Floating Canvas, Pic Stitching, and More Stylish Terminology of High Quality Suits
Are you a man who thrives on buzzwords? There is no one better qualified to clarify men’s suit terminology than SuitBargains.com own style experts. Indulge yourself and improve your appearance while we demystify some of those obscure, yet important, terms that describe the components of a high grade Italian suit.
Canvas: No, you don’t paint on it. Inside the jacket of every Italian suit are materials that give shape to the fabric. These are collectively known as the “canvas,” and business suit coat makers shape it to make the jacket three-dimensional. Common materials used in dress suit jackets include horsehair, cotton, and felt.
Fusing: Nothing explosive here. In high grade Italian suits, the canvas is stitched to the outer fabric. The alternative method is fusing, used in ready to wear suits to produce a classic style while reducing the cost of production. Chemicals and heat are used at certain points to glue the outer and inner parts together. Be sure to find the best dry cleaning service in your area to avoid damaging a fused business suit.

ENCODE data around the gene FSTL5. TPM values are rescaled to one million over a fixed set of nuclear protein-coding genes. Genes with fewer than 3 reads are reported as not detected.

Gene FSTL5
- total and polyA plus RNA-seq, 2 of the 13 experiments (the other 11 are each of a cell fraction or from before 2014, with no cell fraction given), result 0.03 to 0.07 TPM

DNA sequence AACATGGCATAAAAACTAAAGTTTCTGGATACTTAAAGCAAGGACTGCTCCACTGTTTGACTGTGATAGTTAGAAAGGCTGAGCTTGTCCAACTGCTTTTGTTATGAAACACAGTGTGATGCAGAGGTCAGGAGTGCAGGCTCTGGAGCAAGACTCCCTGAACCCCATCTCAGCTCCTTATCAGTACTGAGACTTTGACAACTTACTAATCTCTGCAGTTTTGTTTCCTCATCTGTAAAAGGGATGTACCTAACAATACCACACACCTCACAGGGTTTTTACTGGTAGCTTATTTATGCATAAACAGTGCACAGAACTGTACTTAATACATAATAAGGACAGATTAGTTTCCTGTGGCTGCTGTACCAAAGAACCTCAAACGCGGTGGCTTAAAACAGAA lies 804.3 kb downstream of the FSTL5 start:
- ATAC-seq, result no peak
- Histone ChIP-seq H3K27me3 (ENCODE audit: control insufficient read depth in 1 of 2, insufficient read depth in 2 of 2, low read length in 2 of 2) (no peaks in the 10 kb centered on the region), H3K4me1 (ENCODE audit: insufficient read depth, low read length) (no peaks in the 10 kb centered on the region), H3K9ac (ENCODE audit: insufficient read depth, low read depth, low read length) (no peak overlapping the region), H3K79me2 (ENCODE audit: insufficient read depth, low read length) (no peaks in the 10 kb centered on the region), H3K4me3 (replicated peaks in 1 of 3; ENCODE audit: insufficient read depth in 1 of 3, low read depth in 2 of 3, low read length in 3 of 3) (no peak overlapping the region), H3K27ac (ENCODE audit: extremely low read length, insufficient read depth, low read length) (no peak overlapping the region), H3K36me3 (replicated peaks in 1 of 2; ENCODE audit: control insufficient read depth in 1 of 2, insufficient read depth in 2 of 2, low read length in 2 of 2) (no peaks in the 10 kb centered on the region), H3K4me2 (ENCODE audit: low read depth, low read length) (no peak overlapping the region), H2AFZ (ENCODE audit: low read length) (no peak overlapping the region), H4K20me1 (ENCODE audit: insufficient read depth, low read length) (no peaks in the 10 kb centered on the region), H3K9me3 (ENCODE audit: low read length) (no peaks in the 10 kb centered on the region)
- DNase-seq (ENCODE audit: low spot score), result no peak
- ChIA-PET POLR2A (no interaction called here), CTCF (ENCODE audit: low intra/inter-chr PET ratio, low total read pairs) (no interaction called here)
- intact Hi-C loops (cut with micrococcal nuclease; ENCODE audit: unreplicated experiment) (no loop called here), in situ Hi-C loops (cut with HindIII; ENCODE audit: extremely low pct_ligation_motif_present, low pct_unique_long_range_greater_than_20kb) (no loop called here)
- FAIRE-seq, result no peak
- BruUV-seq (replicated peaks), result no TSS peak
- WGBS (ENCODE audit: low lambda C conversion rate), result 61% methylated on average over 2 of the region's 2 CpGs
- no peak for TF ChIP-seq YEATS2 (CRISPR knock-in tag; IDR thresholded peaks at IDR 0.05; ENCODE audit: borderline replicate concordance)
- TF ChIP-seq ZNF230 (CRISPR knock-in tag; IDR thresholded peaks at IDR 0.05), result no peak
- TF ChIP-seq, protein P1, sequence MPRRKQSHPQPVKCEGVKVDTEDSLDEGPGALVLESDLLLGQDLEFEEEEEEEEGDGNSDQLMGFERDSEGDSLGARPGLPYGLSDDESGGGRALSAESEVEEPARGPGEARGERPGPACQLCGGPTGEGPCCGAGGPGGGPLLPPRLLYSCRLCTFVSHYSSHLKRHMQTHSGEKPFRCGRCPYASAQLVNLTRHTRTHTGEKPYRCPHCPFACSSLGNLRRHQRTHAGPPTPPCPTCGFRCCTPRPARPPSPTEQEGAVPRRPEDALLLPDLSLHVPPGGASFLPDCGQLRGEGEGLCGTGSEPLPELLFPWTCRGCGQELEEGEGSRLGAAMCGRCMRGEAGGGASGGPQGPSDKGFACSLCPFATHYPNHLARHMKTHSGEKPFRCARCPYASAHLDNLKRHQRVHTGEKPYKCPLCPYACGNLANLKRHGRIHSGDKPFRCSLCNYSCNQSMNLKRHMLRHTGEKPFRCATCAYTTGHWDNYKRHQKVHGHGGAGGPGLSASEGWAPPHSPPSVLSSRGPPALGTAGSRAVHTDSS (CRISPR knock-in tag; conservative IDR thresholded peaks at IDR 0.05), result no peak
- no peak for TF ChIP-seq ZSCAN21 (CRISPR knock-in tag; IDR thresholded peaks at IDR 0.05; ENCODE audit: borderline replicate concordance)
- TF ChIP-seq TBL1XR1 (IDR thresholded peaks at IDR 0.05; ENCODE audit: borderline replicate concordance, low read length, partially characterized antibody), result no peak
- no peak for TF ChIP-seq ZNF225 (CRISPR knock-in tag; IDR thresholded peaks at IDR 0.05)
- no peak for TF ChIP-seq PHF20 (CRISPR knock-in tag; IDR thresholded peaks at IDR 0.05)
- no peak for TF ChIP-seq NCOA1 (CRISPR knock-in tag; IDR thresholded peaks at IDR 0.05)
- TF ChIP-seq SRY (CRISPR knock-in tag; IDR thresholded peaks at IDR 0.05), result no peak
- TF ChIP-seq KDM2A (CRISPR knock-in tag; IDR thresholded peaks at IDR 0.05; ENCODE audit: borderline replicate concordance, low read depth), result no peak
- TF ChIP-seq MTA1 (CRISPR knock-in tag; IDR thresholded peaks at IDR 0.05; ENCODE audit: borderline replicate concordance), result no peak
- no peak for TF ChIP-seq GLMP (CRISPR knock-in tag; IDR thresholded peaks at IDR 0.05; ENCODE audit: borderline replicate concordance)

Floating canvas: No, this won’t lighten your dress suit. In ready-to-wear suits, the designation of a floating canvas usually indicates that while the canvas and the exterior of a suit are fused together in many places, at the collar they are stitched together.
Pic stitching: In the terminology of Italian suits and dress suits in general, “pic” does not refer to images. The pic of a business suit or dress suit is cosmetic stitching around select sections of the suit to provide a hand-stitched appearance. On the outside of a man’s suit, the stitching will be the same color as the suit fabric. On the inside where the lining meets, it may be white. This results in a suit that has the appearance of hand construction, although the stitching was in fact performed by machine.